JOE TORRE: They really don't. If we had someone injury wise, then I guess we have to consider those conditions, if it was the pitcher. Usually the player, once he gets going, he usually stays pretty warm. The pitcher when he comes in and sits and has to get up and go back out there, it's sometimes an issue. But as far as this club out here, I don't think I have any issues.
You've got a lot of experience in this park managing. As a matter of fact, if I remember correctly, you managed your first game here?
JOE TORRE: No, my first game was in New York, Shea. Although when I was with the Cardinals I was accused of managing (laughter).
Obviously there's no surprises here for you weather wise or how this ballpark plays.
JOE TORRE: No, not at all. And I think that's probably what you're alluding to as far as play big, play small in this park. You know, I'm a little reluctant to do some things in this ballpark with players that aren't used to doing it. Our ballclub right now is pretty versatile. I think we've had everybody -- a number of these players, you've got Loney, we've had Ethier, we've had Matt Kemp, Casey Blake, all these guys have laid down sacrifice bunts. So we're pretty much ready to do anything, and it could be that the conditions will dictate something like that.
Could you talk a little bit about Chad Billingsley, what he brings to the table for you, and does it help him that he's pitched once here this year?
JOE TORRE: You know, it was interesting, when I first came on board here and went to Vero Beach, I heard a lot about Chad, just about the type of competitor he was. I saw the competitiveness in Spring Training, but I didn't see everything about him. He didn't have a good spring. He threw the ball all right. He had a little leg issue early, which probably never really went away. But once he sort of got going, he's been pretty special.
And sure, I think it helped that he pitched here early, and probably conditions are about the same as they're going to be here because it was pretty cold when we played that three game series.
But once he got his confidence -- he had maybe a bad game, but for the most part he believes he can do a lot of things. The most important one is go out there and compete on a regular basis.
Again, you take him out of the game because of his pitch count, and he still wants to go out there and finish it, because that's what he's made of. He's living up to all the previews that I heard about before Spring Training. He's a special young man. He certainly has a No. 1 mentality the way he goes out there and takes the responsibility.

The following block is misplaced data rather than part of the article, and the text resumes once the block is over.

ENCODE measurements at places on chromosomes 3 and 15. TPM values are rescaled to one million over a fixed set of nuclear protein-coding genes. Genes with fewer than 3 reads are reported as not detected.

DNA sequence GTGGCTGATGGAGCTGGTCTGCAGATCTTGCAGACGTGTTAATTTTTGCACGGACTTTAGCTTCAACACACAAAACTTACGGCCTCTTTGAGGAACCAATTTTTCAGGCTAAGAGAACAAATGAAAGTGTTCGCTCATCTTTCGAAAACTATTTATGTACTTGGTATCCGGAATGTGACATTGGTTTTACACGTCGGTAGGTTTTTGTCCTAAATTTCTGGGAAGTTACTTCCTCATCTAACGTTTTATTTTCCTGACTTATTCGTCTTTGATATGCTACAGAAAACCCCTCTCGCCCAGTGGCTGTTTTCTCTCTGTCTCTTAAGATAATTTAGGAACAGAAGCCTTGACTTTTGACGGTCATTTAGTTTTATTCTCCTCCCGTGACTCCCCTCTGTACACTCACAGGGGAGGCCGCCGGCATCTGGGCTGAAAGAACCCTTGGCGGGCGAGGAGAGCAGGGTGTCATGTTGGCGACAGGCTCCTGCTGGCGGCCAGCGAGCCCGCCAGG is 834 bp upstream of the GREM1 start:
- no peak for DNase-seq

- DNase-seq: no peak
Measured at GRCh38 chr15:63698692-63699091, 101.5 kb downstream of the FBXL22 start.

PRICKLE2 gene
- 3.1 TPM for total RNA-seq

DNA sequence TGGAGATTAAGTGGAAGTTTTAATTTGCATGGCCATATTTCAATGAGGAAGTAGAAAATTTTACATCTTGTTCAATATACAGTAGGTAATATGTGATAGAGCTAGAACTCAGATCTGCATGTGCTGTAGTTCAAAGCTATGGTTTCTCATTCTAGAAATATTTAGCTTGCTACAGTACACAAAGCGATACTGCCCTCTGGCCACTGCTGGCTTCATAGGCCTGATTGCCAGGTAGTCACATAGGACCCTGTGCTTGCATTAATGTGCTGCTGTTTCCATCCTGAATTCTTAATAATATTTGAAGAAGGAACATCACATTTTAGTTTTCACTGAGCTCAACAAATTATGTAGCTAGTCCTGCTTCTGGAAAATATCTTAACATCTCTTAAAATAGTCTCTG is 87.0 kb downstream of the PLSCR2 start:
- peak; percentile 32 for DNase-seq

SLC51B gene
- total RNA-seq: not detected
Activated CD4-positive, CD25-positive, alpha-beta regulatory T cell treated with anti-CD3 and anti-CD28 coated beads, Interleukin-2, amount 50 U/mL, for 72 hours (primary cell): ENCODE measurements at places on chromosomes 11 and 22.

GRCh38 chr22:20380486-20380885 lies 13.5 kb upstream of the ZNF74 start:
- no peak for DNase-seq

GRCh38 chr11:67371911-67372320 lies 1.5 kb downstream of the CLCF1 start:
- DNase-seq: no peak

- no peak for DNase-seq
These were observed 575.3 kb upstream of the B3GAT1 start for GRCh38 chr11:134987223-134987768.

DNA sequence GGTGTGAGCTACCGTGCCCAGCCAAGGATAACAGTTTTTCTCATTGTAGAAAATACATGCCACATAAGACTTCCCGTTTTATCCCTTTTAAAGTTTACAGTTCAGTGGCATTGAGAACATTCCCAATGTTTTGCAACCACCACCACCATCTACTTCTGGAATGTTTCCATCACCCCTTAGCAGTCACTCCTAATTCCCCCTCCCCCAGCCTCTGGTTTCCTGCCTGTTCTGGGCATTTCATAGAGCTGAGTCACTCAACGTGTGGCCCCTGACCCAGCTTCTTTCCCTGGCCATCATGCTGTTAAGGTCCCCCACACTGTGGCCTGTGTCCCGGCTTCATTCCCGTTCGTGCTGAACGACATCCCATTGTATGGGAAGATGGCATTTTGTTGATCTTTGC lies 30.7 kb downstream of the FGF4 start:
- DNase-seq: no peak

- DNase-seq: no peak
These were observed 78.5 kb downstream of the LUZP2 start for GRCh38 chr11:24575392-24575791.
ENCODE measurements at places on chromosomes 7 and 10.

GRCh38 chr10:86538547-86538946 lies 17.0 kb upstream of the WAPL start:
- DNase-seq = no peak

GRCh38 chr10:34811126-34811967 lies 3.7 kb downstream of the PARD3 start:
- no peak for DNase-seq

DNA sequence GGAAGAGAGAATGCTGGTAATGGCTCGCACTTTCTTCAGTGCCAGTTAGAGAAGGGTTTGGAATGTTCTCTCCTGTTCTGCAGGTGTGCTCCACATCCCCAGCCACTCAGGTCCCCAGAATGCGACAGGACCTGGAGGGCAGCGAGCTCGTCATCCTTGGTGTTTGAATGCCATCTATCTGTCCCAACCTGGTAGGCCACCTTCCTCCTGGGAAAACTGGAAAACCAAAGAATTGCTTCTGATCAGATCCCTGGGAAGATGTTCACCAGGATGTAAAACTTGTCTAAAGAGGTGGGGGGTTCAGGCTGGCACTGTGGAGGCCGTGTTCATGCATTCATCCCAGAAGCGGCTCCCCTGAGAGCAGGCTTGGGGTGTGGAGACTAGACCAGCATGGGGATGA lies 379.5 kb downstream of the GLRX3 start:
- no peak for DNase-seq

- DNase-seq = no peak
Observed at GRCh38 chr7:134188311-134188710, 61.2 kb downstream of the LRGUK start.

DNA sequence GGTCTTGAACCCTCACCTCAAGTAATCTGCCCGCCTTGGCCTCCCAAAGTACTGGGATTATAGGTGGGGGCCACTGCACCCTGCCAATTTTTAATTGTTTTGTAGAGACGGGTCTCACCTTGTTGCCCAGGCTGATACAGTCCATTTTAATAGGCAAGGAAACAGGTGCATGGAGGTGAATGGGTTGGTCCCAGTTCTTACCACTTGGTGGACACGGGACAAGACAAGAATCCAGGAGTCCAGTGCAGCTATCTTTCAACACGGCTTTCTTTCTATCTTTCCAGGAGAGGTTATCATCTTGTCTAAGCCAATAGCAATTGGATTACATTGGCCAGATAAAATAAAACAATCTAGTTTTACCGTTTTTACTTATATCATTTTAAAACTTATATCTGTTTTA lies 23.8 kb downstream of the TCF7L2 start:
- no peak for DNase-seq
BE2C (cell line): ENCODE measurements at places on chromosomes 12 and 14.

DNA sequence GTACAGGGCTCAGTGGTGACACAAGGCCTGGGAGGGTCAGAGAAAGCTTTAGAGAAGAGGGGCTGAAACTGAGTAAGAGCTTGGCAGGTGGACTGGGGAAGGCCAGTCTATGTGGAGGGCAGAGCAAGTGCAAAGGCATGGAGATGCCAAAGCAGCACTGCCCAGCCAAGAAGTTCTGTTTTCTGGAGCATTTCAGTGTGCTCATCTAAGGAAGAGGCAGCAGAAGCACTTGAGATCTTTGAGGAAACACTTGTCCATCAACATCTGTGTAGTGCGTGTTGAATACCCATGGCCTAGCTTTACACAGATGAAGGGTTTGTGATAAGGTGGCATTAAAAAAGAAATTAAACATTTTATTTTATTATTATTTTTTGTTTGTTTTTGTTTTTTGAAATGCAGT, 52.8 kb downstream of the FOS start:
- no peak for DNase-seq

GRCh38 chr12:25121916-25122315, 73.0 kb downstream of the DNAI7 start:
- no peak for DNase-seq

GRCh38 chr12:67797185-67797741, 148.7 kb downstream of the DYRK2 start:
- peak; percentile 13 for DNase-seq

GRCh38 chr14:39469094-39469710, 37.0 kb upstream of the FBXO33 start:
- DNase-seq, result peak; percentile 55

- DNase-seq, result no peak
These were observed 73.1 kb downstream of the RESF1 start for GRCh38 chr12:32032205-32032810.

Can you get into a little bit the Troncoso McDonald flip?
JOE TORRE: Yeah, you know what was interesting was, we're going to take 11 pitchers, and initially I had told Troncoso when we were in San Francisco that he was going to go to Arizona. Then we started thinking, while you're going through this process, you're thinking about all the pluses and minuses, and what Troncoso obviously brought to the table was, yeah, he can get a ground ball plus the fact that you can warm him up, you can sit down, you can warm him up. So we started thinking a little bit about that and asked him to come with us here. And then we talked early yesterday in our meeting, and we were going to have more discussion here.
You know, I jumped the gun basically. Nothing had been decided, but I was assuming it was decided, so I had told McDonald that he probably wasn't going to -- and I said, you're not going to make it at this point, and then I called him back about five minutes later -- when I saw called him back, we were all at the clubhouse. I said, we're still talking about this stuff, so just keep it under your hat.
And then we revisited and basically came down to the point that, taking nothing away from Troncoso, but what McDonald brought to the table was a variety of stuff. Yeah, he's inexperienced, he's 23 years old, but the fact that he could throw a fastball in the 90s, he has a good breaking ball, a good change up, size wise, and he probably pitched five or six times for us. I knew nothing about him before really seeing him because he came to Spring Training, but he got hurt early on and I didn't get a chance to see a lot of him.